LOS ANGELES – No championship banners were unfurled. No champagne bottles were uncorked. No NCAA tournament plans were made. Ah, but do not underestimate the importance of what the Washington State women’s basketball team accomplished Wednesday night. The Cougars upset Oregon State, 65-56, to record the first conference tournament victory in school history.
“Ever!” shouted a delighted June Daugherty, the Washington State coach. “It’s been a long time coming.”
Indeed, the Cougars were 0-10 in the 10-year history of the Pacific-10 Conference women’s tournament. No other team won less than four games.
The Cougars finally broke through in the first year of the Pac-12. They did so as a No. 11 seed knocking off a No. 6 seed. They did so by outplaying and outworking a supposedly superior team.
“This is a big deal for our seniors,” sophomore wing Brandi Thomas said. “They’ve been working their tails off for four years. Now it’s finally paying off.”
-- Thomas shines: The Cougars (12-19) entered the game dead last in the Pac-12 with a dismal 36.5 field-goal shooting percentage. They only shot 38.3 percent Wednesday, but Thomas sank her first four shots – all jumpers from outside, including a 3-pointer – to spur WSU’s 17-2 run to start the game.
“Brandi has been stepping up so big,” senior guard April Cook said.
“She played like a senior,” senior forward-guard Jazmine Perkins said.
Thomas moved into the starting lineup after Ireti Amojo suffered a season-ending knee injury in WSU’s Pac-12 opener Dec. 29 at Oregon. The Cougars still managed to start 3-0 in conference play, but they finished 5-13 in the Pac-12 and had lost eight of nine games before Wednesday.
Thomas, who starred at Elma High School, was averaging just 5.1 points per game before she scored 17 for the second straight game Wednesday. She also had 17 (one off her career high) in last Saturday’s 65-54 home loss to USC, the Cougars’ opponent Thursday night at 7:15 in the quarterfinals at USC’s Galen Center.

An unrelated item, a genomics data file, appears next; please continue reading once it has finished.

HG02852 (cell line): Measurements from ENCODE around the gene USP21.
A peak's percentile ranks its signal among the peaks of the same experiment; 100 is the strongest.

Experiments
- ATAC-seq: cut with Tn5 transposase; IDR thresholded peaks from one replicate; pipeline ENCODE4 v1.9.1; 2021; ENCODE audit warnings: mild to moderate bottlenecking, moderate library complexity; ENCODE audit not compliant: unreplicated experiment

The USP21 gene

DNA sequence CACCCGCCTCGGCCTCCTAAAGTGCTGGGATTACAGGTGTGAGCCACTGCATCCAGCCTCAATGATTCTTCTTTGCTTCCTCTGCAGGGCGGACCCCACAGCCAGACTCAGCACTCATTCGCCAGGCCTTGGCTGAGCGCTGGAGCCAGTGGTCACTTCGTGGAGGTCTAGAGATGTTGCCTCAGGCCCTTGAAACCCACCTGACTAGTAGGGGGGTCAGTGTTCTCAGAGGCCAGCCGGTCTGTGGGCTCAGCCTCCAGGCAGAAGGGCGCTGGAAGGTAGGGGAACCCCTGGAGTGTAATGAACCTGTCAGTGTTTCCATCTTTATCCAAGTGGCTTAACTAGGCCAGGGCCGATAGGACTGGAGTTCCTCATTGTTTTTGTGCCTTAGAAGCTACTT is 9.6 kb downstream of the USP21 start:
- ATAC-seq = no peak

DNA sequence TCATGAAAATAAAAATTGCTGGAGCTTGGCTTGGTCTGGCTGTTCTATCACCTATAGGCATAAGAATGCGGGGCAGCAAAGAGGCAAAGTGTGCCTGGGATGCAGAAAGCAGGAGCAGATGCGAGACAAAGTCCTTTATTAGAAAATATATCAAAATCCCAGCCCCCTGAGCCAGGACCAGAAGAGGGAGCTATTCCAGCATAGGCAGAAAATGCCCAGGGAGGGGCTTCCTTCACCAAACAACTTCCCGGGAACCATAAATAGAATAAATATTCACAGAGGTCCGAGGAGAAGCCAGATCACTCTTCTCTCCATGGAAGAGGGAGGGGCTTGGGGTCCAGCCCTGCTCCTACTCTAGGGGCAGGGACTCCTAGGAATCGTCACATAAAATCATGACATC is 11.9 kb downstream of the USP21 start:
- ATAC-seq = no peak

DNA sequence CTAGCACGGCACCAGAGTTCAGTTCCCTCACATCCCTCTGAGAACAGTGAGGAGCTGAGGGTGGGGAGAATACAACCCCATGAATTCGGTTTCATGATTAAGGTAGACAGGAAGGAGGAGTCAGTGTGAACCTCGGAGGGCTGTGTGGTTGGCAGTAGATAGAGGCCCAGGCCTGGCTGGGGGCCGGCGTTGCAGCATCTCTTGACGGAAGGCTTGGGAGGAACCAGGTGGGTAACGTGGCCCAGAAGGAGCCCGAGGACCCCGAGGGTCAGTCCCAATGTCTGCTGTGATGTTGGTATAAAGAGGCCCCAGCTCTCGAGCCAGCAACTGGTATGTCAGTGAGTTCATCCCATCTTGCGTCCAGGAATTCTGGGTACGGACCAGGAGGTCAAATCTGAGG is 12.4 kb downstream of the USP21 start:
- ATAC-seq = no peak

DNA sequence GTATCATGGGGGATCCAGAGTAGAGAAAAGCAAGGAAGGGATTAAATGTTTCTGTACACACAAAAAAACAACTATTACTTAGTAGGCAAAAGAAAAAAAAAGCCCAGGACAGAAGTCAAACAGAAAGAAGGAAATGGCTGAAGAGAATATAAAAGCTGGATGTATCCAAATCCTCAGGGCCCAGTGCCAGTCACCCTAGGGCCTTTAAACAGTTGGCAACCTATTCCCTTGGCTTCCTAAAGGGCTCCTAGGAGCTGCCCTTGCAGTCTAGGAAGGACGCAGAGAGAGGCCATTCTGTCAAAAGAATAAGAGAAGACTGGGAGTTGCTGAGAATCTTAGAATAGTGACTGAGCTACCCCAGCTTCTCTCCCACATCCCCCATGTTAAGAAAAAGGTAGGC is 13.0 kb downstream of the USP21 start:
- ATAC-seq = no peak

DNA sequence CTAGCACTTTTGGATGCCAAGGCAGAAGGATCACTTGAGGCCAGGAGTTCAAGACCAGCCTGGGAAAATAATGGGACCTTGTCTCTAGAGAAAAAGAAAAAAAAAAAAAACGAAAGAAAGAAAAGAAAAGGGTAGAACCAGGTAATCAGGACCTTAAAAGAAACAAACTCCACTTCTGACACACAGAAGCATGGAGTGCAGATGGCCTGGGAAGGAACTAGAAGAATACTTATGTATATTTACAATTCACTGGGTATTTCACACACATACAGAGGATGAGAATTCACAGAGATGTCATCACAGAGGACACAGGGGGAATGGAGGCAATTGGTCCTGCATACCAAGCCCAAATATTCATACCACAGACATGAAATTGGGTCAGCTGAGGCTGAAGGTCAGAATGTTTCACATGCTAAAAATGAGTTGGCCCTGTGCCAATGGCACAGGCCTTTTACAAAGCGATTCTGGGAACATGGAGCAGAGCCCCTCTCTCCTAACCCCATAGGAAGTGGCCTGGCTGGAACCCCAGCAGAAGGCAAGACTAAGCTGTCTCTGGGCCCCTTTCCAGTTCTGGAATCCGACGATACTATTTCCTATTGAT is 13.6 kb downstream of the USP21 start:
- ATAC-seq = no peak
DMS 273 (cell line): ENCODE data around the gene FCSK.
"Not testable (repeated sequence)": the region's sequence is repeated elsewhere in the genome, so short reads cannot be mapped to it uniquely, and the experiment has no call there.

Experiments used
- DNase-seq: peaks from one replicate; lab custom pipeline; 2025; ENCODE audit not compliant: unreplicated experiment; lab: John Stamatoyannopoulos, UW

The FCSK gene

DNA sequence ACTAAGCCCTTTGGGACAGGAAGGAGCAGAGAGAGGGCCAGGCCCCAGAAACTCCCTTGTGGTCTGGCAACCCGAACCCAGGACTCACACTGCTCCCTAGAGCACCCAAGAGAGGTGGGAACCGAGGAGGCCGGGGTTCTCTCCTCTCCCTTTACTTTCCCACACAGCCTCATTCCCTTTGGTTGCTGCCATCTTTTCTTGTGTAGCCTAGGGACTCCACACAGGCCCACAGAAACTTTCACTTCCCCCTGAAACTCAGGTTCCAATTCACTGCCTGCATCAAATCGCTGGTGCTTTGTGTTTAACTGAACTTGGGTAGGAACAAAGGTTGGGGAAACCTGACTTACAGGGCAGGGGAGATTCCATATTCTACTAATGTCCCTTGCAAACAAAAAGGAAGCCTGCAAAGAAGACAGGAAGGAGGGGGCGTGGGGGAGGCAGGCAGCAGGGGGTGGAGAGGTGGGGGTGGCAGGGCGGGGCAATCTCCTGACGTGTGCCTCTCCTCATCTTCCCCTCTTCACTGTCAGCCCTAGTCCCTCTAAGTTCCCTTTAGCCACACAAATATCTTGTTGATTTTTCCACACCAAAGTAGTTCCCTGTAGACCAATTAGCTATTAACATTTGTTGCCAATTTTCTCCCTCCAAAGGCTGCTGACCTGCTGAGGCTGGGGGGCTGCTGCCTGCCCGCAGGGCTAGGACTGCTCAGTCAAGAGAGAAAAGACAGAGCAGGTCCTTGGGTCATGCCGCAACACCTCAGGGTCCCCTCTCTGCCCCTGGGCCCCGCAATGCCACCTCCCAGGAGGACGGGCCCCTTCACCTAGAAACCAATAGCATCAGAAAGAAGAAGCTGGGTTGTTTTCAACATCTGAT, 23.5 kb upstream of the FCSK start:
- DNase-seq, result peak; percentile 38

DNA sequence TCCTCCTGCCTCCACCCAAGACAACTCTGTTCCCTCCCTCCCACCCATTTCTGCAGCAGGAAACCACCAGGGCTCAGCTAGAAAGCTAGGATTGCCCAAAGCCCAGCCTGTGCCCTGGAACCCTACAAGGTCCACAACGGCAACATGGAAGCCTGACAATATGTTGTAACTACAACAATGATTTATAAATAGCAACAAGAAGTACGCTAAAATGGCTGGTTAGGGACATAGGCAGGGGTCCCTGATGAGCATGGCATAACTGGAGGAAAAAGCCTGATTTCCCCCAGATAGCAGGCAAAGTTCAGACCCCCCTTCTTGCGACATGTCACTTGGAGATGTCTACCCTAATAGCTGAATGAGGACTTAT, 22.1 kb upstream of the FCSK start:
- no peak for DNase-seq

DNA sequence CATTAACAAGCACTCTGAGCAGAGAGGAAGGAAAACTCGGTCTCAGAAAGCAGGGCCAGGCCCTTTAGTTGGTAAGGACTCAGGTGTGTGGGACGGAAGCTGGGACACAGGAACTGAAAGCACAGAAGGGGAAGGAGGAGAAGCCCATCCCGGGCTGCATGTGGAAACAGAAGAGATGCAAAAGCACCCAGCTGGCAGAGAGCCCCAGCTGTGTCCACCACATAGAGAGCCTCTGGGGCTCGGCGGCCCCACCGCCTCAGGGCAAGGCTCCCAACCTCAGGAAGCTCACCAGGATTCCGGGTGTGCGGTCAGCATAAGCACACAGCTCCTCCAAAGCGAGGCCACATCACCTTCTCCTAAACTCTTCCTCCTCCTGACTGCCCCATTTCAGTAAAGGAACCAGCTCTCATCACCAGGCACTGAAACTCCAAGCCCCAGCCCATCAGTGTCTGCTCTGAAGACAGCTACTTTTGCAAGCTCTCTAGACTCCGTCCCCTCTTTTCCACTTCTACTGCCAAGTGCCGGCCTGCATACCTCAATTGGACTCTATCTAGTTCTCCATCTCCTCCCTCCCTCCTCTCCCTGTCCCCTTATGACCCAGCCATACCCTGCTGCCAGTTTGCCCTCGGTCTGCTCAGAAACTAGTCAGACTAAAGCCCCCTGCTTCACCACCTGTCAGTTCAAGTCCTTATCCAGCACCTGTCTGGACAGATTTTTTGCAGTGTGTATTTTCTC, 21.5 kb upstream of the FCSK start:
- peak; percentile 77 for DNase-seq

“She (has) spent a heck of a lot of time in our brand-new, state-of-the-art practice facility on the shooting machine,” Daugherty said. “She started to wear it out.”
Daugherty can only hope Thomas wears out the third-seeded Trojans. USC (18-11) is seeded third and has won both games with WSU this season.
-- Poise displayed: The Beavers (18-12) narrowed WSU’s lead to 32-27 at intermission and 45-44 midway through the second half before the Cougars calmly regained control of the game.
“We had to make it exciting,” Cook joked.
Cook, playing with two bad discs in his back, came off the bench to score nine points in 12 minutes.
“April has probably practiced, honestly, 10 minutes all week because of her lower-back injury,” Daugherty said. “We don’t know until game time after warm-ups if she can go.
“It’s amazing to me that she fights and gives us every ounce she can give us.”
-- Perky Perkins: Perkins is another player known for giving max effort. She scored just six points – dropping her season average to 8.6, which (blush) leads the Cougars if Amojo’s 9.0 average in 13 games is excluded – but she also had 10 rebounds, three assists, two steals and plenty of hustle plays in 36 minutes on the floor.
“She showed great leadership,” Daugherty said.
-- Injury woes: Injuries to Amojo, Cook and starting point guard Tia Presley (out for the year with a foot ailment) slowed the Cougars after a 9-6 start against a challenging group of opponents.
“To the kids’ credit, they kept believing, kept playing hard,” Daugherty said. “I think our seniors (including Rosie Tarnowski and Rosie Adzasu) were phenomenal leaders.”
-- Coaches praised: Daugherty, in her fifth year at the helm after running highly successful programs at Boise State and Washington, is still trying to end WSU’s 16-year string of losing seasons.
This year’s 12 wins are the most since the 1997-98 team won 12. Winning a 13th won’t be easy against third-seeded USC (18-11). The Trojans are 2-0 against WSU this season.
Perkins and Cook said Daugherty and husband Mike, an assistant coach, are working diligently to turn around the program.
“It’s her optimism; that’s how we keep it going,” Cook said.
“When she speaks her words, they’re real. Period,” Perkins said.